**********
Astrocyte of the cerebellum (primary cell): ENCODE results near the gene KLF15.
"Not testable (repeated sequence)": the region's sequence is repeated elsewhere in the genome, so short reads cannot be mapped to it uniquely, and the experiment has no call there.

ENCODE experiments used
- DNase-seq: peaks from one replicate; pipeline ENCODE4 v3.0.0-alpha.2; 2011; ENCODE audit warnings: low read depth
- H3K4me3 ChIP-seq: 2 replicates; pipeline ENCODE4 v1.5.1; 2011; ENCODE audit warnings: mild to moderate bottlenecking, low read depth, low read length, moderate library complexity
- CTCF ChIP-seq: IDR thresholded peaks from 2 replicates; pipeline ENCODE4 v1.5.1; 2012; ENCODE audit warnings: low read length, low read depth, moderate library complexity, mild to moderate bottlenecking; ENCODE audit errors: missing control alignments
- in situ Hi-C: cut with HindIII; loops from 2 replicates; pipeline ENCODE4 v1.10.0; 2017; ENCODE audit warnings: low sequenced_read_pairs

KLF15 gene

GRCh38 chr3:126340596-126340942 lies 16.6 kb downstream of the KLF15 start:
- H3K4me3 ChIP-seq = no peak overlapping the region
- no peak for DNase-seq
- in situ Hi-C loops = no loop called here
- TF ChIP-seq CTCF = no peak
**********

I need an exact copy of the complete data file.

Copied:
Astrocyte of the cerebellum (primary cell): ENCODE results near the gene KLF15.
"Not testable (repeated sequence)": the region's sequence is repeated elsewhere in the genome, so short reads cannot be mapped to it uniquely, and the experiment has no call there.

ENCODE experiments used
- DNase-seq: peaks from one replicate; pipeline ENCODE4 v3.0.0-alpha.2; 2011; ENCODE audit warnings: low read depth
- H3K4me3 ChIP-seq: 2 replicates; pipeline ENCODE4 v1.5.1; 2011; ENCODE audit warnings: mild to moderate bottlenecking, low read depth, low read length, moderate library complexity
- CTCF ChIP-seq: IDR thresholded peaks from 2 replicates; pipeline ENCODE4 v1.5.1; 2012; ENCODE audit warnings: low read length, low read depth, moderate library complexity, mild to moderate bottlenecking; ENCODE audit errors: missing control alignments
- in situ Hi-C: cut with HindIII; loops from 2 replicates; pipeline ENCODE4 v1.10.0; 2017; ENCODE audit warnings: low sequenced_read_pairs

KLF15 gene

GRCh38 chr3:126340596-126340942 lies 16.6 kb downstream of the KLF15 start:
- H3K4me3 ChIP-seq = no peak overlapping the region
- no peak for DNase-seq
- in situ Hi-C loops = no loop called here
- TF ChIP-seq CTCF = no peak